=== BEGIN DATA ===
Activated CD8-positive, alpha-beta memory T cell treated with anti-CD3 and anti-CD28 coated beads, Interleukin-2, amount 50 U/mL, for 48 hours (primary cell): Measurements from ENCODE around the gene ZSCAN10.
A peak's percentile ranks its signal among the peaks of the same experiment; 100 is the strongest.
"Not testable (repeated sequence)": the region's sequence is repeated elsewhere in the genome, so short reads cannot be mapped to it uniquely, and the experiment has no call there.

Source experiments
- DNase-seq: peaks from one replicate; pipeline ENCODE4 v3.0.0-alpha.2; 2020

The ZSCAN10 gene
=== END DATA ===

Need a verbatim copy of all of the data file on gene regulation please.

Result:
Activated CD8-positive, alpha-beta memory T cell treated with anti-CD3 and anti-CD28 coated beads, Interleukin-2, amount 50 U/mL, for 48 hours (primary cell): Measurements from ENCODE around the gene ZSCAN10.
A peak's percentile ranks its signal among the peaks of the same experiment; 100 is the strongest.
"Not testable (repeated sequence)": the region's sequence is repeated elsewhere in the genome, so short reads cannot be mapped to it uniquely, and the experiment has no call there.

Source experiments
- DNase-seq: peaks from one replicate; pipeline ENCODE4 v3.0.0-alpha.2; 2020

The ZSCAN10 gene